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Odd Lots

  • The major social networks are now suppressing any mention of research that supports the effectiveness of ivermectin and HCQ against SARS-CoV-2. I’ve given up, as it’s a bad use of my time to try to slip information past those insufferable busybodies. So I guess I have to be content with Contra here and MeWe, which so far hasn’t given anybody any grief about discussing COVID treatments and related issues. Feel free (in fact, I encourage you) to spread these links around any way you can.
  • There’s what looks like a very good free PDF guide to home treatment of COVID-19, from The Association of American Physicians and Surgeons. It aligns with the reading I’ve done of peer-reviewed research on the topic.
  • Another very good site for laypersons on COVID-19 treatment is The Front Line COVID Critial Care Alliance, a group of physicians who are trying to make sure people have someplace to go for information that isn’t vetted by a cadre of arrogant billionaires whose sum total of medical experience is putting bandaids on their owies.
  • I read a book last week from an Arizona physician who gathered over 500 medical research papers on topics that bear on the COVID-19 issue. The Defeat of COVID is sometimes a bit of a slog, but the citations are solid gold. If you have more than a passing interest in the topic, I encourage you to get it. You’re sure not going to see any of this research linked on the social networks.
  • One thing you have to remember is that the panic-porn industry is talking solely about cases. A case is a positive test. Period. A case does not have to be symptomatic. They aren’t talking about deaths because deaths don’t seem to be rising. Certainly deaths in Arizona are not. (Click through to the graph and it’ll be obvious.)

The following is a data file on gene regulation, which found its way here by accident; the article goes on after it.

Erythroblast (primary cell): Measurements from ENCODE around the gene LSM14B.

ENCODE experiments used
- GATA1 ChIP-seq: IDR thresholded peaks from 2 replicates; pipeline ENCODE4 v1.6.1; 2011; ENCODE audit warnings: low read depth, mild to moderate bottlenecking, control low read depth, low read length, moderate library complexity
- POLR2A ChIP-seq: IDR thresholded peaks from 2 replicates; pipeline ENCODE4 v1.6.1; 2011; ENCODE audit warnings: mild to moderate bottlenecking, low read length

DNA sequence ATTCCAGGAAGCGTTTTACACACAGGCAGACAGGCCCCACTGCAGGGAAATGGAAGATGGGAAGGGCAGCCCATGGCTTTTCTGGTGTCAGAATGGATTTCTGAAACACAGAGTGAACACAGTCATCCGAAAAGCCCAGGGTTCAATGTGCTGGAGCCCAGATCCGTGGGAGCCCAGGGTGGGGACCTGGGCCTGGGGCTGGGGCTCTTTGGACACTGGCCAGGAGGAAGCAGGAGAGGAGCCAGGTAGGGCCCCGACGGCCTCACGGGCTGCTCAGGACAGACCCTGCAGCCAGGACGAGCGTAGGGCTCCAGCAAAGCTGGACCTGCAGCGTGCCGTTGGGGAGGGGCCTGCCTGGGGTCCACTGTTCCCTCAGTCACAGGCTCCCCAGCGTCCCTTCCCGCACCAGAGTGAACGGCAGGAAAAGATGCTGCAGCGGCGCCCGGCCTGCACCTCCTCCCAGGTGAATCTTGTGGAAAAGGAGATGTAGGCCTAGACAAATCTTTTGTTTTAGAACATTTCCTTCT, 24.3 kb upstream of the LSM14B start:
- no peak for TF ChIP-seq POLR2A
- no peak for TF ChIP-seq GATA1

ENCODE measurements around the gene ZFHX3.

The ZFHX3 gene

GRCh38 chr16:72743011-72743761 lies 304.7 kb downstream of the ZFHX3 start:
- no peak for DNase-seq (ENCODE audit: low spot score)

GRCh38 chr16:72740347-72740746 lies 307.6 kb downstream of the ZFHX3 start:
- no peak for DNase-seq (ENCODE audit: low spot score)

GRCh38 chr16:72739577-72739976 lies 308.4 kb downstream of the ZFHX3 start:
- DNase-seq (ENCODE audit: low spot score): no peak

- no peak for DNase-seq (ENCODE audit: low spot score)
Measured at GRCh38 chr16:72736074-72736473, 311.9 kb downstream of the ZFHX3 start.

• The CDC is withdrawing its support from the PCR test, which can be “cranked up” to absurd sensitivity. Here’s a direct quote from an article in the British Medical Journal: “Another problem with relying on PCR testing alone to define a COVID-19 case is that, owing to the sensitivity of the test, it can pick up a single strand of viral RNA-but this doesn’t necessarily equate to someone being infected or infectious.”
  • There are a fair number of studies of ivermectin as treatment for COVID-19. Here’s one from Antiviral Research, a journal published by Elsevier.
  • Ditto HCQ. Here’s one from the International Journal of Antimicrobial Agents, with this money quote: “Risk stratification-based treatment of COVID-19 outpatients as early as possible after symptom onset using triple therapy, including the combination of zinc with low-dose hydroxychloroquine, was associated with significantly fewer hospitalisations.”
  • To close out this COVID-19 issue of Odd Lots, a blatantly obvious bot-distributed hoax campaign on Twitter was not flagged by their supposed fact-checkers. I just did a Twitter search on “I just left the ER. We” and got quite a few laughs out of people making fun of the hoax, and (by implication) Twitter itself. Really, go look. It’s hilarious.
  • Had to fetch down a sample of the merriment:
    “I just left the ER . We are officially back to getting crushed by vegetables. Arugula is running rampant and it’s MUCH more transmissible than the original lettuce. 99% of our ICU admits did NOT eat a steak. Virtually ALL of them wish they had.”

  • (Many thanks to Bill Meyer for some of these links.)

Odd Lots

  • Twitter has gone absolutely off its rocker since Parkland, and now it’s just haters hating anyone who disagrees with them. (No, that’s not new; it’s just never been this bad.) I stumbled across a site called Kialo, which is a kind of digital debate club, in which issues are proposed and then discussed in a sane and (hurray!) non-emotional manner. I myself certainly don’t need another time-sink, but I wanted to bring it to the attention of anyone who enjoys (increasingly rare) reasoned debate.